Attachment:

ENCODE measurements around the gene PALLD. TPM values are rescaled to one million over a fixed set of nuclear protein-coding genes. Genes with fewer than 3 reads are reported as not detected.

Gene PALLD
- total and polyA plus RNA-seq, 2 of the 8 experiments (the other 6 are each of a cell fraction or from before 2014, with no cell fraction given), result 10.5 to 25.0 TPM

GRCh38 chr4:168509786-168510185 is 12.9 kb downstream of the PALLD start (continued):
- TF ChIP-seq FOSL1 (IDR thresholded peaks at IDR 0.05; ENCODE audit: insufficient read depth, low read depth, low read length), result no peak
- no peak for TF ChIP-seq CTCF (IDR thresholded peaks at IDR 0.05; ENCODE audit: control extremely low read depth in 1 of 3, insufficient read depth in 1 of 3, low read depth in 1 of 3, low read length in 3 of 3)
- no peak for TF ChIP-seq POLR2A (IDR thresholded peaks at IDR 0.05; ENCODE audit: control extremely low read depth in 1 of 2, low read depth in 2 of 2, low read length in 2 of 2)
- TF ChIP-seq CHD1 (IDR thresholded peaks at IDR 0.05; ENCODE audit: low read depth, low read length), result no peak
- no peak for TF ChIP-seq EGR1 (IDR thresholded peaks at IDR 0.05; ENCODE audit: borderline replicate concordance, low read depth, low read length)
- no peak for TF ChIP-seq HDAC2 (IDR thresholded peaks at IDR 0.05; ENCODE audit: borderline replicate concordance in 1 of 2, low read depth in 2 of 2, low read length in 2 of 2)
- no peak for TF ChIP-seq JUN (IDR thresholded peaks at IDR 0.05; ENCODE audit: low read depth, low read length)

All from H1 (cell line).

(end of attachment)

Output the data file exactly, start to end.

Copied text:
ENCODE measurements around the gene PALLD. TPM values are rescaled to one million over a fixed set of nuclear protein-coding genes. Genes with fewer than 3 reads are reported as not detected.

Gene PALLD
- total and polyA plus RNA-seq, 2 of the 8 experiments (the other 6 are each of a cell fraction or from before 2014, with no cell fraction given), result 10.5 to 25.0 TPM

GRCh38 chr4:168509786-168510185 is 12.9 kb downstream of the PALLD start (continued):
- TF ChIP-seq FOSL1 (IDR thresholded peaks at IDR 0.05; ENCODE audit: insufficient read depth, low read depth, low read length), result no peak
- no peak for TF ChIP-seq CTCF (IDR thresholded peaks at IDR 0.05; ENCODE audit: control extremely low read depth in 1 of 3, insufficient read depth in 1 of 3, low read depth in 1 of 3, low read length in 3 of 3)
- no peak for TF ChIP-seq POLR2A (IDR thresholded peaks at IDR 0.05; ENCODE audit: control extremely low read depth in 1 of 2, low read depth in 2 of 2, low read length in 2 of 2)
- TF ChIP-seq CHD1 (IDR thresholded peaks at IDR 0.05; ENCODE audit: low read depth, low read length), result no peak
- no peak for TF ChIP-seq EGR1 (IDR thresholded peaks at IDR 0.05; ENCODE audit: borderline replicate concordance, low read depth, low read length)
- no peak for TF ChIP-seq HDAC2 (IDR thresholded peaks at IDR 0.05; ENCODE audit: borderline replicate concordance in 1 of 2, low read depth in 2 of 2, low read length in 2 of 2)
- no peak for TF ChIP-seq JUN (IDR thresholded peaks at IDR 0.05; ENCODE audit: low read depth, low read length)

All from H1 (cell line).